Granny Sarah Nembidzane-Khorommbi, busy with her bead work in her garage at her home in Hamagidi Unit E. Photo: Silas Nduvheni.

Granny Khorommbi keeps on going


At the age of 62, Granny Sarah Nembidzane-Khorommbi of Hamagidi Unit near Sibasa cannot sit at home being idle. She keeps herself busy doing beadwork and knitting Tshivenda traditional clothes such as minwenda, misisi, and men’s T-shirts. Her handiwork not only keeps her busy but also provides an income that helps her feed the family.

Granny Nembidzane-Khorommbi said she had learnt beadwork and knitting from one of her relatives. “I was a schoolgirl at Mulenga Secondary in Hamatsa village in the Nzhelele area, where I was rated as one of the best learners in beadwork and knitting. I remember that handwork was one of the subjects, and I used to excel,” said Nembidzane-Khorommbi. After finishing school, the hobby became a way of earning an income.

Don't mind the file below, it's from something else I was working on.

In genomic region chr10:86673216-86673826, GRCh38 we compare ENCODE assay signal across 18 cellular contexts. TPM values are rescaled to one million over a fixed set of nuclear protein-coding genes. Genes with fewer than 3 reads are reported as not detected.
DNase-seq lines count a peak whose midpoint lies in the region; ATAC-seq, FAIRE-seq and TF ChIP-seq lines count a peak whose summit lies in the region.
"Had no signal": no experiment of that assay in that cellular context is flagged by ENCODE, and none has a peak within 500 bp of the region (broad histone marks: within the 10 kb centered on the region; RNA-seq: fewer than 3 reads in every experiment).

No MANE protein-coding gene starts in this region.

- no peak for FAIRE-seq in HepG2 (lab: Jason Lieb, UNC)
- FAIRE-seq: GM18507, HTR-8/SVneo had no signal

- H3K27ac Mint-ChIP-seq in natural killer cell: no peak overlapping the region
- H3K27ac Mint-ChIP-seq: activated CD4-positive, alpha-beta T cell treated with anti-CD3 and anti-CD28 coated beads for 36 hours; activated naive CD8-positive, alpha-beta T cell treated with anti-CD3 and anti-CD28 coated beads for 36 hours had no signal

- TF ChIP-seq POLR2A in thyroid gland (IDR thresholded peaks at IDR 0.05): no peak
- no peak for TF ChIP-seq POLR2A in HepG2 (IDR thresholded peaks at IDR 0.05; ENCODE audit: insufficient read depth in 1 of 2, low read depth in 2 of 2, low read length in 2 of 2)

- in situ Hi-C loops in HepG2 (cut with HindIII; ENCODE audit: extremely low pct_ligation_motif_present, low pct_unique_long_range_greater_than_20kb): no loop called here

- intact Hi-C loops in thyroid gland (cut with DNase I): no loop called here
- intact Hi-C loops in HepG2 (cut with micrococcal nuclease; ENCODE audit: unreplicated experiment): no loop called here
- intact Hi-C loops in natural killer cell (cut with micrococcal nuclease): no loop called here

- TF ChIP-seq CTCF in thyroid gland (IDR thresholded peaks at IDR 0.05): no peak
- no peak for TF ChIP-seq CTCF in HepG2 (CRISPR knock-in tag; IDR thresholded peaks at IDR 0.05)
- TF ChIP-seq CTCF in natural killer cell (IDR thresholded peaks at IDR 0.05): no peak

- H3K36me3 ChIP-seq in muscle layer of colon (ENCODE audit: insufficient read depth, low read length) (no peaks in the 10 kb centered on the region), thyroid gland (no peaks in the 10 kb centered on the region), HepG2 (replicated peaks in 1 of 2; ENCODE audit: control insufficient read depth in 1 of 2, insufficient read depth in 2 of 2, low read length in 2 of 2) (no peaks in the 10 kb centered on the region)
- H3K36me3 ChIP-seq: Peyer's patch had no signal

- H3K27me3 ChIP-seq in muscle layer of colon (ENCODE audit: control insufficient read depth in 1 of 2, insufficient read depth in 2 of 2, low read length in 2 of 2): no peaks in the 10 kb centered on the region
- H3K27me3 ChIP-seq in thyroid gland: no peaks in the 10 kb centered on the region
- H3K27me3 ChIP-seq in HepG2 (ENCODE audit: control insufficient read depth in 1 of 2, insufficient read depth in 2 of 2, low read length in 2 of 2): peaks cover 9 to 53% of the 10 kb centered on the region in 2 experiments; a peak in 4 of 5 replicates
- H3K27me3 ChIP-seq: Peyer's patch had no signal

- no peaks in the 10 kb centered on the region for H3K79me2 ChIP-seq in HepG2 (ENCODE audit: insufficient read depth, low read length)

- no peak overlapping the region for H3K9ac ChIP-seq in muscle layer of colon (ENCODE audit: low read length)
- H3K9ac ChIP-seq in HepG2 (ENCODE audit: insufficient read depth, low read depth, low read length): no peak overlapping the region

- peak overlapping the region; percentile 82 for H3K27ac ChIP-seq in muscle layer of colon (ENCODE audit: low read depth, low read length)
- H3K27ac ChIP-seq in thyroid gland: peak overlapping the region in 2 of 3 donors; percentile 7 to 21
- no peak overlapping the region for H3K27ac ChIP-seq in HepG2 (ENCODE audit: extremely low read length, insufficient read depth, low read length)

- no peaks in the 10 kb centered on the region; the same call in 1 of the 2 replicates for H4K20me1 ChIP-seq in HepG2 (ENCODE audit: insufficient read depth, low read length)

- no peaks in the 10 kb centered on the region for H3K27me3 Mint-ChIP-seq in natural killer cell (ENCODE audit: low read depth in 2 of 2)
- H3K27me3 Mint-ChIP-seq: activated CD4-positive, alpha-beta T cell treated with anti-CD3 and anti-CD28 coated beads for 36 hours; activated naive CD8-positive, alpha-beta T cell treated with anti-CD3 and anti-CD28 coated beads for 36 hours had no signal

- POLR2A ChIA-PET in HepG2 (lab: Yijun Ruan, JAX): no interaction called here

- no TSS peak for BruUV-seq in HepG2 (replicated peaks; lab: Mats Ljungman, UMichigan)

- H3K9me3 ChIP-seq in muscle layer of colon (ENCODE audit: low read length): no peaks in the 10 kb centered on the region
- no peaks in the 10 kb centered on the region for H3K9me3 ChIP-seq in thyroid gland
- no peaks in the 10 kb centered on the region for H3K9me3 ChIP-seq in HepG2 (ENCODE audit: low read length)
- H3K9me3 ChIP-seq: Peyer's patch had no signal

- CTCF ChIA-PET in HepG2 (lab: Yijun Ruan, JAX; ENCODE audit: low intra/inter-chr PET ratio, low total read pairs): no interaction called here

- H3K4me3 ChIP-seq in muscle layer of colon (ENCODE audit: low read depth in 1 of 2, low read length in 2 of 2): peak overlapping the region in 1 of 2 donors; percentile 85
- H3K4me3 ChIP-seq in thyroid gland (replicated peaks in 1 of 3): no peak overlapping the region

Nembidzane-Khorommbi said she sold the traditional clothes to villagers in Hamagidi Unit E and surrounding communities, such as Mbaleni, Miluwani, and Mbilwi village. She works from her own garage, which means she does not have to pay any rent.

Apart from making clothes, she is also one of the best small-scale farmers in the region, producing green beans, peppers, onions, and tomatoes on her farm situated in Mbidzane village near Maangani.

“I am now able to supply my vegetables to various communities, including Hamagidi and some small markets in Sibasa. This is good because I no longer rely on anyone else to get food for me and my family,” Nembidzane-Khorommbi said.


News in brief - Date: 21 April 2024

Recent Articles

Search for a story:




Silas Nduvheni